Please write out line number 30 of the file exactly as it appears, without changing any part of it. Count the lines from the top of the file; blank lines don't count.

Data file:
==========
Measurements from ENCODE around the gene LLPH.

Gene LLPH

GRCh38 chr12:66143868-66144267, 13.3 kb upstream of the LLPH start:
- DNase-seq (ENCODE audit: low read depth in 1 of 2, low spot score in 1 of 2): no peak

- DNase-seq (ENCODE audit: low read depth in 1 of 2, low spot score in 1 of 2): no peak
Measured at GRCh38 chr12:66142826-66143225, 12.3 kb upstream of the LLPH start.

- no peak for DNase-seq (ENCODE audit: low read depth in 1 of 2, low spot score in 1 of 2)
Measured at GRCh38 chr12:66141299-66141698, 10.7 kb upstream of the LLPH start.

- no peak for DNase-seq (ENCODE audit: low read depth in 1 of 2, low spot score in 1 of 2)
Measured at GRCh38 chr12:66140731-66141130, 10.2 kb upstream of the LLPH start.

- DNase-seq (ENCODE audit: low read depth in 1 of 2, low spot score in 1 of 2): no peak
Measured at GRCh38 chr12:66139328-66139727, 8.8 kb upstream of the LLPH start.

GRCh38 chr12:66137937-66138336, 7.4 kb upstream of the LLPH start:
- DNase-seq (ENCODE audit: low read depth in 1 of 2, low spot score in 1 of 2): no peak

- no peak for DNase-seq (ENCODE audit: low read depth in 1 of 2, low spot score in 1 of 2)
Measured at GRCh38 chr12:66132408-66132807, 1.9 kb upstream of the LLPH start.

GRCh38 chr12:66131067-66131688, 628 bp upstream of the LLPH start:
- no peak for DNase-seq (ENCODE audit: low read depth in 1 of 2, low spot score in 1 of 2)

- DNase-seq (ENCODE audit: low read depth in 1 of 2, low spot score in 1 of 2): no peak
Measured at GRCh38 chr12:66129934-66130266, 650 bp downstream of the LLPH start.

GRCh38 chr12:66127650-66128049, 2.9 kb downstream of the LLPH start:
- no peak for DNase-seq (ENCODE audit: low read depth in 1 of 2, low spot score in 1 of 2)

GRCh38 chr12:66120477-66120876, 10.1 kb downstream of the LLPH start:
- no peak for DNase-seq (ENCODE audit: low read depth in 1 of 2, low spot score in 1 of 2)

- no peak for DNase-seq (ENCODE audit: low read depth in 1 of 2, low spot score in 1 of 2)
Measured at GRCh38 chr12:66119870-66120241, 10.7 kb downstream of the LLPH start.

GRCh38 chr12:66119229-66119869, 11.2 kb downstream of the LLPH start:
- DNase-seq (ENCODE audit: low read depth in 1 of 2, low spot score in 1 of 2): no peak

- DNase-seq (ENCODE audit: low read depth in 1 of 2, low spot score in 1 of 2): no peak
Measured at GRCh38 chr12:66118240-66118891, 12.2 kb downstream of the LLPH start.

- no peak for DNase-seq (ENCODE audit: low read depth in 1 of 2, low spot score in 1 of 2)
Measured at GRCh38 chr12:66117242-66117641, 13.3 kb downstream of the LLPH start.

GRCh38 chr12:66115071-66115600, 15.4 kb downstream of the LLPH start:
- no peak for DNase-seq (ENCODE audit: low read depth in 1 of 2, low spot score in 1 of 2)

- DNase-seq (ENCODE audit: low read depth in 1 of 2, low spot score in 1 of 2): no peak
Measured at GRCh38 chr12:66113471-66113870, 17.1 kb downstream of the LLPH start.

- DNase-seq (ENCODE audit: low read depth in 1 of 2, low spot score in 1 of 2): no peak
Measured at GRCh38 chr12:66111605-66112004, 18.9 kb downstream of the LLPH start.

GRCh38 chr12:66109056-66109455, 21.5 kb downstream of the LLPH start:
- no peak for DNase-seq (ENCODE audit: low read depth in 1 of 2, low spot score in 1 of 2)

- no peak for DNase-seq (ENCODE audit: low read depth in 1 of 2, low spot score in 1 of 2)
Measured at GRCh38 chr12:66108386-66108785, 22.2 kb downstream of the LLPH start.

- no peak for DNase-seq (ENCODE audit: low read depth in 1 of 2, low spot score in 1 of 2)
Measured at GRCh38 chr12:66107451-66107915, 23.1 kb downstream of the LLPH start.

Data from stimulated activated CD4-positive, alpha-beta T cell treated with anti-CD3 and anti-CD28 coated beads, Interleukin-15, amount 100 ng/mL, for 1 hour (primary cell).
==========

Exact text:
Measured at GRCh38 chr12:66118240-66118891, 12.2 kb downstream of the LLPH start.